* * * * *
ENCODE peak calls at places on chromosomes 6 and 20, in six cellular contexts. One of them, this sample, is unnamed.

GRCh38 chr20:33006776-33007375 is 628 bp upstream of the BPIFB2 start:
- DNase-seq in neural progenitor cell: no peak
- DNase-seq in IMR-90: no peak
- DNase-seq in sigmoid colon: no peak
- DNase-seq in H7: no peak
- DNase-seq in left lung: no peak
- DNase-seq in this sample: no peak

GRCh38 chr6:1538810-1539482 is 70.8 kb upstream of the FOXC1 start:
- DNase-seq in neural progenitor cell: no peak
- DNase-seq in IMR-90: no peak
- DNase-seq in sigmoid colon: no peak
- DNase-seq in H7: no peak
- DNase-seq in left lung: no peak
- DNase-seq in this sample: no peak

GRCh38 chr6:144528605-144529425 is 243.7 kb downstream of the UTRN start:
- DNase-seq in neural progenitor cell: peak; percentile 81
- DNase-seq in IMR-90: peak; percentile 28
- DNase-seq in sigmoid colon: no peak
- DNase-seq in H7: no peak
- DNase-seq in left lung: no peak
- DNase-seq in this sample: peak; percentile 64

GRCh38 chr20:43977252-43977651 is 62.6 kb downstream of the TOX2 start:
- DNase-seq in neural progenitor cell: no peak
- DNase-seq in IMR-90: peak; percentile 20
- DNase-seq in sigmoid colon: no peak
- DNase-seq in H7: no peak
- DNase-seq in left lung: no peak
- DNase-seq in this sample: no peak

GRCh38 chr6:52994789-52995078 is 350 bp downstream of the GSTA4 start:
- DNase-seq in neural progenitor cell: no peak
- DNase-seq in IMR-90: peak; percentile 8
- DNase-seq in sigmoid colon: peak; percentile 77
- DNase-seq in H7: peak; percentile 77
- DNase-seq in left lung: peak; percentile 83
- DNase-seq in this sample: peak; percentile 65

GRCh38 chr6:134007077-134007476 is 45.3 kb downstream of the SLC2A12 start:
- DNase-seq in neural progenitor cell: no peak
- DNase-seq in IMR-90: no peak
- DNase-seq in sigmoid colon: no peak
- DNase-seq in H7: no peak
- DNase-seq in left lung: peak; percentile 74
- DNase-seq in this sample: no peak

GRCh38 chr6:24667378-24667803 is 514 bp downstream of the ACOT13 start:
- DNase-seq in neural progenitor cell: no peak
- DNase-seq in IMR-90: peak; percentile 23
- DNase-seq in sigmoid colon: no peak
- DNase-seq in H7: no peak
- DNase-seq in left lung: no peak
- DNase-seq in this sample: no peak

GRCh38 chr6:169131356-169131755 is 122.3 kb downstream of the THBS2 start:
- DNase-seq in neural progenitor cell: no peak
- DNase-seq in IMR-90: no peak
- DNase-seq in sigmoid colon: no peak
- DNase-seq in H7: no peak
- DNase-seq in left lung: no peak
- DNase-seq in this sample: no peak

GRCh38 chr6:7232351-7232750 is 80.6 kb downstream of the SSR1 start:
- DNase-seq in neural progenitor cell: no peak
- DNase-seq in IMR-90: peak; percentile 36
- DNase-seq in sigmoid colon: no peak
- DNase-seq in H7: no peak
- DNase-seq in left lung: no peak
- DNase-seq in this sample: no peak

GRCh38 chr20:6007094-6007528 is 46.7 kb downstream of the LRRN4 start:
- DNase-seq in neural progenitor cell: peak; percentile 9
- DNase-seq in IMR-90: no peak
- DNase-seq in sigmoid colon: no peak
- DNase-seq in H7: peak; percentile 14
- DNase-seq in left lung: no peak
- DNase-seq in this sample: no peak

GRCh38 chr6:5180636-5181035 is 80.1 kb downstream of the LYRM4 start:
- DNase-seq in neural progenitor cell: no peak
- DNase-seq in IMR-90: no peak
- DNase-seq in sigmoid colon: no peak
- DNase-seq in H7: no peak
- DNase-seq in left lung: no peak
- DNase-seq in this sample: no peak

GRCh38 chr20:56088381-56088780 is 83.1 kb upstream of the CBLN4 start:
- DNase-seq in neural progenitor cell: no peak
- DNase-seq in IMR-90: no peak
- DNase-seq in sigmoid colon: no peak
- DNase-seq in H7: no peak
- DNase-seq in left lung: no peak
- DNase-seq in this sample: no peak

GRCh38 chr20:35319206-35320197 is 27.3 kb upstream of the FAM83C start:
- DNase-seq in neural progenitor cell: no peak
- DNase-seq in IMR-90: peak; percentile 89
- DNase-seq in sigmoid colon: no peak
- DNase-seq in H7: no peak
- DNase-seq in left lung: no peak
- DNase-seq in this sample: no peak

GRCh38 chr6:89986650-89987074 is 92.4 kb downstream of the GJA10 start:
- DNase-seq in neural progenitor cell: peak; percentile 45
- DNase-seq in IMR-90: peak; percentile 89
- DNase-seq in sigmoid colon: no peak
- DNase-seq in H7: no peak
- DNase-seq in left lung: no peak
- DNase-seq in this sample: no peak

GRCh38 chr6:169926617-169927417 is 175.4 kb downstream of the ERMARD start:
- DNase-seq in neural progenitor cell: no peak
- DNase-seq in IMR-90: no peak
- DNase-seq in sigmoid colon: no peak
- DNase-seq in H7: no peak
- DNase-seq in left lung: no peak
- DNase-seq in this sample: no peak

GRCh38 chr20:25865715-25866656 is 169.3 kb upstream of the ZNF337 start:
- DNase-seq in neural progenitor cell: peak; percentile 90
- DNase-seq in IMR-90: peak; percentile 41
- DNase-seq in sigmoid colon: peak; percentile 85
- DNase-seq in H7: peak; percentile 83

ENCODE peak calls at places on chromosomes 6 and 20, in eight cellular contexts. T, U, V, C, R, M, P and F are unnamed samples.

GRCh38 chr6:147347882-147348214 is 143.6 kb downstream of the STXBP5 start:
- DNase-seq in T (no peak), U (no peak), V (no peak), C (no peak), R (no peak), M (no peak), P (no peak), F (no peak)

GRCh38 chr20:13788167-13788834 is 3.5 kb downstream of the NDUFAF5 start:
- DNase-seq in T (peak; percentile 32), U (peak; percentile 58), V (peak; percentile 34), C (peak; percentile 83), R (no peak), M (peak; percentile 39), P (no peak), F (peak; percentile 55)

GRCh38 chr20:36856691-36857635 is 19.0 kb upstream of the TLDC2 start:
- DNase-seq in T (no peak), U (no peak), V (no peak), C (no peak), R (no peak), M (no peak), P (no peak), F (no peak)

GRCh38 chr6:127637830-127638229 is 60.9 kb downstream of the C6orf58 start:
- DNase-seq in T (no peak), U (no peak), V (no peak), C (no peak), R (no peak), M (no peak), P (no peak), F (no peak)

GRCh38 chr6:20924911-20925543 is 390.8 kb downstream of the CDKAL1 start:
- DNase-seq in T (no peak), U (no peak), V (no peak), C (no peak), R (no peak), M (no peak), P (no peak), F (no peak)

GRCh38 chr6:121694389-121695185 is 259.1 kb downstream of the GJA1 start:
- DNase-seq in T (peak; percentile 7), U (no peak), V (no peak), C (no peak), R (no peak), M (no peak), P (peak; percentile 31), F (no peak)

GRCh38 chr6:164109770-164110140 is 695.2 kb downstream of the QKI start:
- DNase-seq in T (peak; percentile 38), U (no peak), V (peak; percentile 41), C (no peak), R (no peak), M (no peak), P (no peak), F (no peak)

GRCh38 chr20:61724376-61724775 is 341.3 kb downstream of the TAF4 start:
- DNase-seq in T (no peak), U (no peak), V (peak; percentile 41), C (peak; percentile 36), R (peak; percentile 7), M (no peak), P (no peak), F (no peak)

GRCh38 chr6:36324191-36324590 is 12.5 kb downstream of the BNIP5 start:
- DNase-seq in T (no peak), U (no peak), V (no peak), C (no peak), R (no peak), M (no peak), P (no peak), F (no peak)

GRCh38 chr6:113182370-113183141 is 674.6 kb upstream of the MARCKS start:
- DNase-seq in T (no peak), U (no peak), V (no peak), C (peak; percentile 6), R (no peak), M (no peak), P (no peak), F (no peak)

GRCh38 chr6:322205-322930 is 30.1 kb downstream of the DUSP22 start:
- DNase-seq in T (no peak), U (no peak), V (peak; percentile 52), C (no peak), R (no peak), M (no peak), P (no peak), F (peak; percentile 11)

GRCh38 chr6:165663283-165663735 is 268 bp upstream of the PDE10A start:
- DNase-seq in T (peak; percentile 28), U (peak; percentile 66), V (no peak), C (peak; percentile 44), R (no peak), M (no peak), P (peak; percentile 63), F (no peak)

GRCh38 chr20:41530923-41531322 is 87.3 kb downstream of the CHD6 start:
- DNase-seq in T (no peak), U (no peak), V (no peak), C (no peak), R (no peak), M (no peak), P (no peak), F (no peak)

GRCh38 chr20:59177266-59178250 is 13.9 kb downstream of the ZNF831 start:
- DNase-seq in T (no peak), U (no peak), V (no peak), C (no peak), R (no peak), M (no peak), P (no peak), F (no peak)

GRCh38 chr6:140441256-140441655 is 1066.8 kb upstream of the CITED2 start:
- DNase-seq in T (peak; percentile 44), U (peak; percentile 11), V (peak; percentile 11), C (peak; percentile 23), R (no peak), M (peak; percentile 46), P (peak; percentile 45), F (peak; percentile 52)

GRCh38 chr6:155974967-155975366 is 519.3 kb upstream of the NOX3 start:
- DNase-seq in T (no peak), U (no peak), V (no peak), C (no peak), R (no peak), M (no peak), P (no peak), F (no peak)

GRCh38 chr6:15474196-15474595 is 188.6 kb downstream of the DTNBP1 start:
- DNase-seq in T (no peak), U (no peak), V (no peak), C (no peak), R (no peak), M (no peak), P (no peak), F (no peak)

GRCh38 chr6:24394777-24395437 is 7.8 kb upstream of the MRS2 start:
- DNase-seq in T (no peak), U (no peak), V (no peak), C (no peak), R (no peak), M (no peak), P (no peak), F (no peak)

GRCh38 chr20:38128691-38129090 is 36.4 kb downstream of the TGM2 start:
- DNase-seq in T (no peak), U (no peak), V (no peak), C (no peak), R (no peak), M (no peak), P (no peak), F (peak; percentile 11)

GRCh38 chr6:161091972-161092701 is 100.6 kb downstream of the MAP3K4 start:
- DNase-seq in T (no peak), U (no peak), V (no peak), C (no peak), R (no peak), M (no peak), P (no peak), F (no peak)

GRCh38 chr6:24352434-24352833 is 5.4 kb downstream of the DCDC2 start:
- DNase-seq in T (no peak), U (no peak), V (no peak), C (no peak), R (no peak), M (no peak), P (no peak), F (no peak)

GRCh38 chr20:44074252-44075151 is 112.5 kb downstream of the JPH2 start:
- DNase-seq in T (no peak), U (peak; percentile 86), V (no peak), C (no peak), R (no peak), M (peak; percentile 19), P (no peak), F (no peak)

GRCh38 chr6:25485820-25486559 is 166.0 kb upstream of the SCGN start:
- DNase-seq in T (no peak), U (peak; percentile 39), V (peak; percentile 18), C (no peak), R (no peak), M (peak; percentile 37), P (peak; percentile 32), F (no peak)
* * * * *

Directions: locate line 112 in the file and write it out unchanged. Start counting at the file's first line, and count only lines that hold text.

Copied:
ENCODE peak calls at places on chromosomes 6 and 20, in eight cellular contexts. T, U, V, C, R, M, P and F are unnamed samples.